A Daring Debut – interview with ‘Buoyancy’ director Rodd Rathjen

Degrees of difficulty: Shooting on the sea, using non-professional actors and working on a shoestring budget were just a few of the challenges director Rodd Rathjen faced while making his remarkable debut feature ‘Buoyancy’.

BUOYANCY ***1/2 (92 minutes; subtitled) M

The brutal nature of the modern slave trade in South East Asia is exposed in often shocking and violent detail in Australian director Rodd Rathjen’s extraordinary, gruelling debut feature.

Seen through the eyes of impoverished 14-year old Cambodian boy Chakra (Sarm Heng) the simple story follows him as he leaves home in search of a better paying job that will help his family.

Lead by promises of lucrative factory work Chakra arrives in the city but promptly finds himself ensnared in the human slave trade.

Soon Chakra becomes imprisoned on a small fishing trawler captained by a brutal thug called Rom Ran (Thanawut Kasro), a criminal whose favourite type of on-board discipline involves

Survival becomes Chakra’s key concern as he curries favour with the crew, presenting them with the best fish from each load of sealife they dredge up from the sea floor, most of which will become pet food.

The deftness of Rathjen’s direction can be seen in the shifting shades of Chakra’s nature. The youthful light of Chakra’s soul slowly darken as his innocence ebbs away and he realises the cost that survival will exact.

There are some pretty intense scenes of violence in the film but, as with Jennifer Kent in The Nightingale, Rathjen has an instinct for knowing just how much to show to deliver full impact without needing to go graphic.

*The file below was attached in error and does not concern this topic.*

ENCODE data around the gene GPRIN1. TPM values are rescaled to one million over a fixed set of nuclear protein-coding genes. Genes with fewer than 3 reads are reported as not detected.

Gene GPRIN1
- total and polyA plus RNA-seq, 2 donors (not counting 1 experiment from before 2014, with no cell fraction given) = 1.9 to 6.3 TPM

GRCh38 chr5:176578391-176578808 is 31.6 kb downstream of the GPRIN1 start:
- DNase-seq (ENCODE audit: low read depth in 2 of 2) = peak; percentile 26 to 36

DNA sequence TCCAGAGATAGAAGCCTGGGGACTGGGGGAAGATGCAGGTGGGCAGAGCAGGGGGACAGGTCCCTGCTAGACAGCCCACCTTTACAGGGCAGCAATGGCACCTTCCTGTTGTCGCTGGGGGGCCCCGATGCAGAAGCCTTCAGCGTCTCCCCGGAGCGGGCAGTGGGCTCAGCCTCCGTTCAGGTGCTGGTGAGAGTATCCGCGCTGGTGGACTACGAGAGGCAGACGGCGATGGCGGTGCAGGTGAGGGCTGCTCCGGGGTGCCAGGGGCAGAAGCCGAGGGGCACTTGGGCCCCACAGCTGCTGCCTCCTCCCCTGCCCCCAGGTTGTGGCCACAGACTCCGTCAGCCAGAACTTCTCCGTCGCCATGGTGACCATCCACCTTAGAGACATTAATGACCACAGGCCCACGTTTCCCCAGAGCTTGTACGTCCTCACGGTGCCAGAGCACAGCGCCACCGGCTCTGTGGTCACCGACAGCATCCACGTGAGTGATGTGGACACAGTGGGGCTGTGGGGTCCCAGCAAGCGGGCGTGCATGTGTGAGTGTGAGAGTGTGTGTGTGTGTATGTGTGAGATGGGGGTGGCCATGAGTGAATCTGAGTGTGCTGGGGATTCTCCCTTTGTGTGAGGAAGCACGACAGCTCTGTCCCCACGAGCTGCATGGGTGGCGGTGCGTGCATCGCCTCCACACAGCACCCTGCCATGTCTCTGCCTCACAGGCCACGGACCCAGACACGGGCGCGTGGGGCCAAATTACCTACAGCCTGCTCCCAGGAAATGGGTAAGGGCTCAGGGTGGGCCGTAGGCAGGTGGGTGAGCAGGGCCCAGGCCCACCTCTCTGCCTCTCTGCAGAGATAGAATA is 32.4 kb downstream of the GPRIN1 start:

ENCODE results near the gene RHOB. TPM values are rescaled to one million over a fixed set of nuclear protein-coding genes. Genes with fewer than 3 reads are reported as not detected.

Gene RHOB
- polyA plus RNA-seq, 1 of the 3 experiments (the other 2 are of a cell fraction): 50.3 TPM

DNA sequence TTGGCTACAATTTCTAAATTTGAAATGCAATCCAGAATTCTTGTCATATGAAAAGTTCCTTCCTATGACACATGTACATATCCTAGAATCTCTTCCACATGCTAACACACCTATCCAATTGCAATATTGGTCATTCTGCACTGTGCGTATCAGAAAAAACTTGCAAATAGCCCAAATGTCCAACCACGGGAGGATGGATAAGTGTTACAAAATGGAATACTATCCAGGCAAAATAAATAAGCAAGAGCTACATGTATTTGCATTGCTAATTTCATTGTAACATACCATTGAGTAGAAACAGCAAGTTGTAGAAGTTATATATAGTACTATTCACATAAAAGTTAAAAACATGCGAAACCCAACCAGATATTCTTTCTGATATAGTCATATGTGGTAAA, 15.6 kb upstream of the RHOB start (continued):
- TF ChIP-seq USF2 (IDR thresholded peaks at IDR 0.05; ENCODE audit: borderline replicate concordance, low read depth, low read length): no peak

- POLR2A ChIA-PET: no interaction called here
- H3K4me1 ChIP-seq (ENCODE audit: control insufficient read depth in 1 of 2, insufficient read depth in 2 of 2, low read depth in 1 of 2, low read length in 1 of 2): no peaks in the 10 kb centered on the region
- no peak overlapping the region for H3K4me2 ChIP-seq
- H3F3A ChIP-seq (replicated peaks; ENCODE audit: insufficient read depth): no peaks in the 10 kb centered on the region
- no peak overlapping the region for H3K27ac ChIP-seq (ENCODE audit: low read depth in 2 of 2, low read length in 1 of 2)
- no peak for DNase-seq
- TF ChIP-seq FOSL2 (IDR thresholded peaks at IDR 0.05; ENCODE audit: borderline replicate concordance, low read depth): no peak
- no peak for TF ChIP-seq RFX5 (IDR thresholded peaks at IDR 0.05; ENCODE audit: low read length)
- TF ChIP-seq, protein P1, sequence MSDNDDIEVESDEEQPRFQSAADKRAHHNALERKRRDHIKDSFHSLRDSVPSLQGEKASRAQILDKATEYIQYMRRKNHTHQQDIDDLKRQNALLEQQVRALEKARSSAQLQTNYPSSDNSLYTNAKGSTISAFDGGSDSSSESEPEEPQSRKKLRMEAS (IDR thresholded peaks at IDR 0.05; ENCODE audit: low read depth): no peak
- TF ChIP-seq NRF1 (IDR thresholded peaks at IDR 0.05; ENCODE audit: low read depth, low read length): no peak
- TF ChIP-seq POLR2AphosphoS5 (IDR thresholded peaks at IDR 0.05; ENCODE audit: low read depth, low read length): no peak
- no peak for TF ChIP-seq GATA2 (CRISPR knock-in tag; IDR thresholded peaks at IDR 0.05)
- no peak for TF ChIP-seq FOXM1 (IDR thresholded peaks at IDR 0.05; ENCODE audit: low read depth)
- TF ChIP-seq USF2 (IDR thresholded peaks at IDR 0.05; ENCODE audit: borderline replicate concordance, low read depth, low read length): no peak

Oddly, yet deliberately, the film often takes on a lyrical feel in stretches where there is little dialogue and the boat is framed by a picturesque sea. Cinematographer Michael Latham captures the cruel irony of the horrors

and deprivations that take place on the boat are framed by the exotic, indifferent beauty of the locale.

Though it is not stressed strongly enough, the film’s drama is intended to show us the first link in the supply chain of products that end up on Western supermarket shelves, and the slave labour involved.

The film is designed to deliver a powerful anti-slavery message and has received wide acclaim. At the Berlin Film Festival Buoyancy won the Prize of the Ecumenical Jury and it will be Australia’s submission for the Best International Feature Film Oscar (where it will compete for a berth on the short list with about 80 films from around the world).

Elated by the film’s packed sessions and positive reception at the Melbourne International Film Festival, Rathjen was eager to speak to us about the making of the film, the difficulties of production and what impact he hopes it will have.

We also spoke to supply chain expert Kate Skattang to pull focus on the slavery situation around the world and especially in South East Asia. She explains how recent legislation will compel companies to closely examine their product supply chains to help expose and eradicate slavery, though it’s early days yet. At a guess, the global slave population stands at around 40 million people.

The link to her interview appears towards the end of our chat with Rodd Rathjen and also appears as a separate post.